April 2nd Celebrated (and Not So Celebrated) History
Hans Christian Andersen – 1805
The most famous and prolific writer of fairytales in history, Andersen first published in 1829 and brought to us written versions of the “Princess and the Pea,” “The Ugly Duckling,” “The Little Mermaid,” and many more. Where Grimm’s tales could take on a darker cast and unmistakably written with adults in mind, Andersen’s stories are sweet and warm.
Walter Chrysler – 1875
Before launching his own company, Walter Chrysler’s automotive career began at Buick and Maxwell Motor Company. On June 6, 1925, Walter Chrysler established the Chrysler Corporation, bought out Maxwell, and started two new brands – Plymouth and DeSoto.
Buddy Ebsen – 1908
Probably best known for his roles as Jed Clampett in The Beverly Hillbillies and the title character in Barnaby Jones, Ebsen began his career on stage. In 1938, Victor Fleming cast Ebsen as the Scarecrow in the MGM musical The Wizard of Oz. However, due to a casting change, Ebsen’s new role became the Tin Man. Unfortunately, the aluminum dust in the Tin Man makeup caused an allergic reaction making it impossible for Ebsen to return to the set. Jack Haley replaced Ebsen in the role as Tin Man.
Charles White – 1918
Born in Chicago, Charles White was introduced to the world of art at a young age. The Art Institute of Chicago recognized his talent in the seventh grade when he earned a grant. White left a legacy of work illustrating Black America through several generations. While working in several mediums, his most noted piece is a mural at Hampton University called “The Contribution of the Negro to American Democracy.”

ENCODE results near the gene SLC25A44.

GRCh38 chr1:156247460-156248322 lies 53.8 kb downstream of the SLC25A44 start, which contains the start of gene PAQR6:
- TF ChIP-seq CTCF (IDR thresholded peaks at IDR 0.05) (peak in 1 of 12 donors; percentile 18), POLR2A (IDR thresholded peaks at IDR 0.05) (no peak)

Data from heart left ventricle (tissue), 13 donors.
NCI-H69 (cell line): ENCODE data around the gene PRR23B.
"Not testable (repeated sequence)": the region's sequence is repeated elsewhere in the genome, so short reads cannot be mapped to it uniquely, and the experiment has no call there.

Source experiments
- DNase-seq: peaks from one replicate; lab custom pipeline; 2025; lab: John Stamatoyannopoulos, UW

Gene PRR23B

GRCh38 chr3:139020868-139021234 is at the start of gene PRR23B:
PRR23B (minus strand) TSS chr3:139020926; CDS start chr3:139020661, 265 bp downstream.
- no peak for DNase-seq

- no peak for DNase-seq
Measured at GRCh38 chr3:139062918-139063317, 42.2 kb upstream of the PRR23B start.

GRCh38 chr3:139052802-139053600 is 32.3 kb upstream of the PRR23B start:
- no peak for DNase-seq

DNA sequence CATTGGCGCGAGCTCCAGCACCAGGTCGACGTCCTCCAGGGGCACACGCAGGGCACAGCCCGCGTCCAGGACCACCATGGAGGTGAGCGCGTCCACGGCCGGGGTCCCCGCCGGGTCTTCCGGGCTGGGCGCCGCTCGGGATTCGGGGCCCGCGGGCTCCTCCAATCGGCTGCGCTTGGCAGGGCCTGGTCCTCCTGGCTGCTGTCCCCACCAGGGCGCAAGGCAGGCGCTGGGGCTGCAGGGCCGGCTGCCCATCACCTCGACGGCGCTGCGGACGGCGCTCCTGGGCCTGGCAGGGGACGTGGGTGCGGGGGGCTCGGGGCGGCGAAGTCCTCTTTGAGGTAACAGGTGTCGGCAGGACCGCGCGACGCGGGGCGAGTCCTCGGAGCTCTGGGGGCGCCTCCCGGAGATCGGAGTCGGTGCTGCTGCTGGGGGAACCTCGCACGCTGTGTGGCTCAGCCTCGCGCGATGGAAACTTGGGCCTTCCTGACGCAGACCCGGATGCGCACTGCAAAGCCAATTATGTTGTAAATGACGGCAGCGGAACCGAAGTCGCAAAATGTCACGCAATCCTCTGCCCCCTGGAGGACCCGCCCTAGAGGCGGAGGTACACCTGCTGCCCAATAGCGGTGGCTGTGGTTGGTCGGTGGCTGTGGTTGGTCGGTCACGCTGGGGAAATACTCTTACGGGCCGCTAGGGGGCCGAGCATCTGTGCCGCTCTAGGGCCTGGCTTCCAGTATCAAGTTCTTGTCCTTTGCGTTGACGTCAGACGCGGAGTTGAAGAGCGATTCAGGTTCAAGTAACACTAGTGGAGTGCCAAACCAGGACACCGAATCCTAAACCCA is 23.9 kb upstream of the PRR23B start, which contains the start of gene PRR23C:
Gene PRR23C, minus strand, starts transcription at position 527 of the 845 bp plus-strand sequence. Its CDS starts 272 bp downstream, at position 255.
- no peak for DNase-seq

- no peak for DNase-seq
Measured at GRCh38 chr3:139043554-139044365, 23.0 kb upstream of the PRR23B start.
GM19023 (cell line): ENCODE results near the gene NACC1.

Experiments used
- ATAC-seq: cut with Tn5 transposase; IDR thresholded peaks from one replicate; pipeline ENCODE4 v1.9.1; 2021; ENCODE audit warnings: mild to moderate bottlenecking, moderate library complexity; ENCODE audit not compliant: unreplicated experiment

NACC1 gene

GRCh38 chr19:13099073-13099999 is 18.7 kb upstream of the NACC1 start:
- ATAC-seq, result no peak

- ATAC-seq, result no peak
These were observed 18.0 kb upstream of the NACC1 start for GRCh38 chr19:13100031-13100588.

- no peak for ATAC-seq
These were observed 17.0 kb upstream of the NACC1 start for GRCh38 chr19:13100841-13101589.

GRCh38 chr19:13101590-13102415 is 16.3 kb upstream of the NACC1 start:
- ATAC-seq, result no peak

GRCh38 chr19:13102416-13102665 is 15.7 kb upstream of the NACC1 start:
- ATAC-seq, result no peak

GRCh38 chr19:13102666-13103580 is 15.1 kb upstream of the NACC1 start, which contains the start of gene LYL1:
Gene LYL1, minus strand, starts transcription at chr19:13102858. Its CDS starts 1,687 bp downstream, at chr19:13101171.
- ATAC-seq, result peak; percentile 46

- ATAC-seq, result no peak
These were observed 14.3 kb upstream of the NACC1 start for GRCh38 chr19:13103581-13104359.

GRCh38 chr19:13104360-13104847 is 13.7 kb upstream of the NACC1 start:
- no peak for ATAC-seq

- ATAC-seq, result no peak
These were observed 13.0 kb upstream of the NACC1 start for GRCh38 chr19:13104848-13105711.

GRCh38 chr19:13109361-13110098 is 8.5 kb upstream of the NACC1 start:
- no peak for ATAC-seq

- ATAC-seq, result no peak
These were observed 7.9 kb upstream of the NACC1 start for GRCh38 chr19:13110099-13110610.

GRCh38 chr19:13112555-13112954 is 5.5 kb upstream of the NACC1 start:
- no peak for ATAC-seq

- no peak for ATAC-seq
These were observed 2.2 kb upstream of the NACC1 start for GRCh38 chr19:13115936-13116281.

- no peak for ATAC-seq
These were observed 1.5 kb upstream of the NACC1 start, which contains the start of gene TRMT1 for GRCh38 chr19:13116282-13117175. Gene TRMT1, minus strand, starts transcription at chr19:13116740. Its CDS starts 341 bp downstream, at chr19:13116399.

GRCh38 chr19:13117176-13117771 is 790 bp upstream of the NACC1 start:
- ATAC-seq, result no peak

Ruth Heller – 1924
The Canadian author and graphic artist is best known for her colorful children’s educational books including Up, UP and Away: A Book About Adverbs, and Fantastic! Wow! and Unreal! a Book About Interjections and Conjunctions.
Paul Avery – 1934
Paul Avery provided his journalistic skills to aid detectives in the search for the infamous Zodiac killer. From the office of the San Francisco Chronicle, Avery would also become a target, and his sleuthing never revealed the identity of the serial killer.
Marvin Gaye – 1939
Marvin Gaye’s silky baritone voice earned him the nickname “Prince of Motown” in the 1960s and 1970s. Hits like “How Sweet It Is To Be Loved By You” and “What’s Going On” transcended genres and audiences.
Emmylou Harris – 1947
The award-winning folk and country artist joined the Grand Ole Opry in 1992. At the time, some of her hits included “Together Again,” “Two More Bottles of Wine,” and “If I Need You.”
Rodney King – 1965
Following a high-speed chase in 1991, four L.A.P.D. officers pulled Rodney King from his car and brutally beat him. The incident is recorded by George Holliday. When the four officers are acquitted nearly a year later, six days of riots follow.
John Edward Brown – 1879
Irene Mayer Selznick – 1907
Jesse Plemons – 1988